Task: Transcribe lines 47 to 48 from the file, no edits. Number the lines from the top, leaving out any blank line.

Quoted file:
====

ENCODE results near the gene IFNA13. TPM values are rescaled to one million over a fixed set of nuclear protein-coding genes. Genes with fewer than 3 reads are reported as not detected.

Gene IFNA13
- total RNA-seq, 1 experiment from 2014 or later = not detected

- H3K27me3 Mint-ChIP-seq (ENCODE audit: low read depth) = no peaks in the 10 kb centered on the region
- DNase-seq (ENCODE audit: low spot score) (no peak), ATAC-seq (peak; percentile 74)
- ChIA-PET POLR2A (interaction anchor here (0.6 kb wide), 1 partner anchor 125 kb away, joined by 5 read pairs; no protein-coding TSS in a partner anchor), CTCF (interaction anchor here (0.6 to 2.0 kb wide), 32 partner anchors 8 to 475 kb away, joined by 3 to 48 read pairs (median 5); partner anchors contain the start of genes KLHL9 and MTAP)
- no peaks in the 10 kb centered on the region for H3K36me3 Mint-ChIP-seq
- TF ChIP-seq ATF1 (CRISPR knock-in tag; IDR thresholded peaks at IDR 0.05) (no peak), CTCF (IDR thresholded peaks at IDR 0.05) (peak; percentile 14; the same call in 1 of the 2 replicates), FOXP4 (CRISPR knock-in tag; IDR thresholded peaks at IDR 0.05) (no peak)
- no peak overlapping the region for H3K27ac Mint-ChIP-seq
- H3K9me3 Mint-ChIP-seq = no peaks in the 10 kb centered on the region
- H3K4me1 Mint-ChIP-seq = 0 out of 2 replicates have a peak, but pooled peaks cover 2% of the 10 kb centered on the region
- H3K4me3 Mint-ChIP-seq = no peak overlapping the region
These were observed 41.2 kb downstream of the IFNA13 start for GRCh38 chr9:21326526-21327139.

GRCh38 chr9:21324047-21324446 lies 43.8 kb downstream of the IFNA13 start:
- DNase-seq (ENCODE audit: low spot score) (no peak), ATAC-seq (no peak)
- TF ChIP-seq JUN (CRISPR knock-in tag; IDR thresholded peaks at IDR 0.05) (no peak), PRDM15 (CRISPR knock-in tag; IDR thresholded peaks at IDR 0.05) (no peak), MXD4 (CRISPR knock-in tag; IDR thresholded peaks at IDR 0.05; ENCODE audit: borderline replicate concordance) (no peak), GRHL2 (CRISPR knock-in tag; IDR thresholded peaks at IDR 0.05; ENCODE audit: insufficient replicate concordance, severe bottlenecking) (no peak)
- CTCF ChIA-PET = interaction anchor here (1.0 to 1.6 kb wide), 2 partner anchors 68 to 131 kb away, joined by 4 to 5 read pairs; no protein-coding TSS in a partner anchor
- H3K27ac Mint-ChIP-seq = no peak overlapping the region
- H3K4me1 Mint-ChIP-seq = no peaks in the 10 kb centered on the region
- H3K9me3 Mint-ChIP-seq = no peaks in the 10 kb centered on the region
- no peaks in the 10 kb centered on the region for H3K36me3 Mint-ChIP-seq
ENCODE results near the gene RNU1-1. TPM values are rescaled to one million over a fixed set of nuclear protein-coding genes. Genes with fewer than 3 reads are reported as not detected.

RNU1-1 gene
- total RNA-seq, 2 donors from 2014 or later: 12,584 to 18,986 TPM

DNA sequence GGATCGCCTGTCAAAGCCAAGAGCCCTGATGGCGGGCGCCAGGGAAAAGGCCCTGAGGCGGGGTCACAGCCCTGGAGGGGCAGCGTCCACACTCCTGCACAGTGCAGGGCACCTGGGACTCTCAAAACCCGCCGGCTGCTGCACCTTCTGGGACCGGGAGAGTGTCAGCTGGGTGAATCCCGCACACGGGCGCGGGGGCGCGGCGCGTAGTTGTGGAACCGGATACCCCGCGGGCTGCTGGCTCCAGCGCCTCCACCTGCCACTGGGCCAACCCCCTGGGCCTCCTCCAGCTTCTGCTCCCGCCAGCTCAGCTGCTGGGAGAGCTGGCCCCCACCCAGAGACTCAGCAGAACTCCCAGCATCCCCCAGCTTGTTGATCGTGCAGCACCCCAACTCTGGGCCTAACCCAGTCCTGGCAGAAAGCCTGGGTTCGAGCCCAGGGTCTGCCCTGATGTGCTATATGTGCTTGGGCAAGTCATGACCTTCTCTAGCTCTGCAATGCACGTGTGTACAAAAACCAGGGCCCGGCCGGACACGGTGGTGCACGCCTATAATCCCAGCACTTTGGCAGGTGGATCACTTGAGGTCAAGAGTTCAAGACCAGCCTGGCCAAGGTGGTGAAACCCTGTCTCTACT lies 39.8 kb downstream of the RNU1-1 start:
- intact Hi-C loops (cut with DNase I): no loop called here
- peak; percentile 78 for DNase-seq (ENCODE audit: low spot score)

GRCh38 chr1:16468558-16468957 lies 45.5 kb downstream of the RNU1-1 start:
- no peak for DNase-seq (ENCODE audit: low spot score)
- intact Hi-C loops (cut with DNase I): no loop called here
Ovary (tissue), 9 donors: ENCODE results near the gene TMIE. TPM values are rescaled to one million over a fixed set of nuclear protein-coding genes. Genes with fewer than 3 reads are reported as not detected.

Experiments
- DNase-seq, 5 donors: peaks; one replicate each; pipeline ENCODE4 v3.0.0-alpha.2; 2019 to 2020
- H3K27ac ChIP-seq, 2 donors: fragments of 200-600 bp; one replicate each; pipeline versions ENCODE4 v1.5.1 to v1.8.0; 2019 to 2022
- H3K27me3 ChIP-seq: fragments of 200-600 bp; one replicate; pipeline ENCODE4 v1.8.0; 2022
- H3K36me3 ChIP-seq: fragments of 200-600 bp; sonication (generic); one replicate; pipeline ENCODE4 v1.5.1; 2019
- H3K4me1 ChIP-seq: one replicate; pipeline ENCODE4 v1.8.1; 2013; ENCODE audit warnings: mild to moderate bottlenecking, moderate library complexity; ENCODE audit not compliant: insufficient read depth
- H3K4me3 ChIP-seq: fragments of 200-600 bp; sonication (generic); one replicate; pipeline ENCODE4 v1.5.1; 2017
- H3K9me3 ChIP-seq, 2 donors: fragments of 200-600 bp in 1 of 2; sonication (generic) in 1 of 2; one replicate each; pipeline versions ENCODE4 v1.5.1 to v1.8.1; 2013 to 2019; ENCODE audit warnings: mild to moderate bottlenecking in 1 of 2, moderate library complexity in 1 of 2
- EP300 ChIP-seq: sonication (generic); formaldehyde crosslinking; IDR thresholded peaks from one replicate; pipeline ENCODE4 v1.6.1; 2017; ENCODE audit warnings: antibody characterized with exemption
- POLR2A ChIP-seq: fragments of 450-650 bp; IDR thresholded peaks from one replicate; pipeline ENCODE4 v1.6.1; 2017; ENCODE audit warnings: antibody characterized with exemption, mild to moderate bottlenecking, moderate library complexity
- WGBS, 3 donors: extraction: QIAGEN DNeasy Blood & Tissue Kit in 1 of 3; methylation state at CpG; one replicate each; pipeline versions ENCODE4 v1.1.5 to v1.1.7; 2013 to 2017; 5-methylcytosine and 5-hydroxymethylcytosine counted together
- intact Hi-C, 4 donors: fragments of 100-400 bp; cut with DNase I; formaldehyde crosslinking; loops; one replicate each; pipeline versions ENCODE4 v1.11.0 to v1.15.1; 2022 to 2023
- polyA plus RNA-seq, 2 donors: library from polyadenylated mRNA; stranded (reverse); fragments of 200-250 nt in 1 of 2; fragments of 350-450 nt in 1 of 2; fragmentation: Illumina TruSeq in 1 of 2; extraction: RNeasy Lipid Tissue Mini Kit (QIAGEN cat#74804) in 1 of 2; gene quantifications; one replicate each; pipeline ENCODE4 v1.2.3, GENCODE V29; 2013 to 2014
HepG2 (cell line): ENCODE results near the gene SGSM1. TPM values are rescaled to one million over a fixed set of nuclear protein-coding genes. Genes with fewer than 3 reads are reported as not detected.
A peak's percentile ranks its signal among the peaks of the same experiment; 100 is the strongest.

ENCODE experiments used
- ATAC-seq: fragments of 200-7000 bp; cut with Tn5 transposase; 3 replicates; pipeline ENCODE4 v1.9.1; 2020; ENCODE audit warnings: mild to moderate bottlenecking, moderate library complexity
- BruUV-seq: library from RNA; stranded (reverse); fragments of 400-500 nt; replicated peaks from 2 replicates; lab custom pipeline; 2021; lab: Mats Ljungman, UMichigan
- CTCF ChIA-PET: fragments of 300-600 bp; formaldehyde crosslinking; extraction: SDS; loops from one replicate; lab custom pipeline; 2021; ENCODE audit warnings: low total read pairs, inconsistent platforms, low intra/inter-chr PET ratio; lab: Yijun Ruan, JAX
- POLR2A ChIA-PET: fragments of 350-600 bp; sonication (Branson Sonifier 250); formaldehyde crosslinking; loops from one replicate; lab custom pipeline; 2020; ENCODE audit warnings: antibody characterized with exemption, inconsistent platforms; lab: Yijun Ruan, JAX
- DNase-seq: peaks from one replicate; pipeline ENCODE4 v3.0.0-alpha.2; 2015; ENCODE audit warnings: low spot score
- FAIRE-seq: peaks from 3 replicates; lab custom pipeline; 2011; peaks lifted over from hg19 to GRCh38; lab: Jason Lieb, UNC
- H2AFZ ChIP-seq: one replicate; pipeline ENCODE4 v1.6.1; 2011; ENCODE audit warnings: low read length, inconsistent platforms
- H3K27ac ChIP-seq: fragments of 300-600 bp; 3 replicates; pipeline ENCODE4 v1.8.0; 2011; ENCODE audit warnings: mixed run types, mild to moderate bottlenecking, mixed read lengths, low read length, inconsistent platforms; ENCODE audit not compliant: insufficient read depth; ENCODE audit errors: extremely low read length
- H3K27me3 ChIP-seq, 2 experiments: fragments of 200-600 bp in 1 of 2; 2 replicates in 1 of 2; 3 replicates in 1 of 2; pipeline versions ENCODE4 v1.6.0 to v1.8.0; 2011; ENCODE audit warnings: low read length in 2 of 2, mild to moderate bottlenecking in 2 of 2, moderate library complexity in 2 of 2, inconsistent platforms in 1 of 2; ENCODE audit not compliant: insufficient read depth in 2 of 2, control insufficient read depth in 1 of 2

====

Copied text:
ENCODE experiments used
- ATAC-seq: fragments of 200-7000 bp; cut with Tn5 transposase; 3 replicates; pipeline ENCODE4 v1.9.1; 2020; ENCODE audit warnings: mild to moderate bottlenecking, moderate library complexity